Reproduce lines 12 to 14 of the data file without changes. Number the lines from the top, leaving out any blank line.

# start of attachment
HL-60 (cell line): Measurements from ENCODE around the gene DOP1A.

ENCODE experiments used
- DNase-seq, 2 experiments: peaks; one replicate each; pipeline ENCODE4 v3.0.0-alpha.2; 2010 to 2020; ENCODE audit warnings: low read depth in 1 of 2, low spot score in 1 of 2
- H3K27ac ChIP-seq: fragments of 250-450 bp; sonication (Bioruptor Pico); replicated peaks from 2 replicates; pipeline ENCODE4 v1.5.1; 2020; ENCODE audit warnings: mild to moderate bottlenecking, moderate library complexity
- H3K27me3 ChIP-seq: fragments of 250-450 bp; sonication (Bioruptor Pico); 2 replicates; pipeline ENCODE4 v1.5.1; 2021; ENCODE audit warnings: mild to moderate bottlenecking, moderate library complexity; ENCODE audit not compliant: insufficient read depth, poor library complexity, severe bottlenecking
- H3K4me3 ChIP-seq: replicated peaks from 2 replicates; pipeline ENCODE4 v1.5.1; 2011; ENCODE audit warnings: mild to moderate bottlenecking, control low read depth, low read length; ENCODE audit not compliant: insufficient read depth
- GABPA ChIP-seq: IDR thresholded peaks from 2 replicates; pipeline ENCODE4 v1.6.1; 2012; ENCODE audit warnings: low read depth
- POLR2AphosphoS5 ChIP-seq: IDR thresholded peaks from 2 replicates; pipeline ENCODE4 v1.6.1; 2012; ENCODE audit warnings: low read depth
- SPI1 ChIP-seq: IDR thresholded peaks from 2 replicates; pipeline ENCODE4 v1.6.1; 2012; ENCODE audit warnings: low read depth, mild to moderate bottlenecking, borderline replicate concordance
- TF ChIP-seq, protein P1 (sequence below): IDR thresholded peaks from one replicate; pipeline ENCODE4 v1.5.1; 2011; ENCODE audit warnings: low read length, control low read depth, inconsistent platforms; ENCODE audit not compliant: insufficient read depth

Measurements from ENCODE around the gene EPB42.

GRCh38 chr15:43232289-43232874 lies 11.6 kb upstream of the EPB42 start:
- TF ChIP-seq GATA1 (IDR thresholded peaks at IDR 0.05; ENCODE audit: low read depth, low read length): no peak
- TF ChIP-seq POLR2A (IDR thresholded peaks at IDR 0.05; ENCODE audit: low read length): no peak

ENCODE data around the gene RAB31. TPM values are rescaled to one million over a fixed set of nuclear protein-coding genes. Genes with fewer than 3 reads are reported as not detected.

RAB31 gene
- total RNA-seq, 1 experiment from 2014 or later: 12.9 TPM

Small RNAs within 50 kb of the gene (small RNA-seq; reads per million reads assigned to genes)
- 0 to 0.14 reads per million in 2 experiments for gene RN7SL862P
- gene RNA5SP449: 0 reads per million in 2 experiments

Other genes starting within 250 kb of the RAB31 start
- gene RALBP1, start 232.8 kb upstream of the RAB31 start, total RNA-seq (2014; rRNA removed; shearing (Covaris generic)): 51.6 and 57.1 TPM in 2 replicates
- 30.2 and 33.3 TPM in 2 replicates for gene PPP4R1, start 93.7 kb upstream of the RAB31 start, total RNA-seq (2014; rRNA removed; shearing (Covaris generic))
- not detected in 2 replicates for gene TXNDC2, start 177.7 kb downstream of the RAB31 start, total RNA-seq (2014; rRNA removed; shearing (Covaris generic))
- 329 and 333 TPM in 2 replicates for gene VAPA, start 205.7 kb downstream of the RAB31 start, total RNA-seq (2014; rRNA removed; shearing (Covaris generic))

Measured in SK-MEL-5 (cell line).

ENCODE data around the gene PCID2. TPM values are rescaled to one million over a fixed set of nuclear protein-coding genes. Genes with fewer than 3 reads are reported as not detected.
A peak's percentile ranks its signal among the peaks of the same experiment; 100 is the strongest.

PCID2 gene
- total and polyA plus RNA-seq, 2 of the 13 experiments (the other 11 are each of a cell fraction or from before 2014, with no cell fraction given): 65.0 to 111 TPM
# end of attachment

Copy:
GRCh38 chr15:43232289-43232874 lies 11.6 kb upstream of the EPB42 start:
- TF ChIP-seq GATA1 (IDR thresholded peaks at IDR 0.05; ENCODE audit: low read depth, low read length): no peak
- TF ChIP-seq POLR2A (IDR thresholded peaks at IDR 0.05; ENCODE audit: low read length): no peak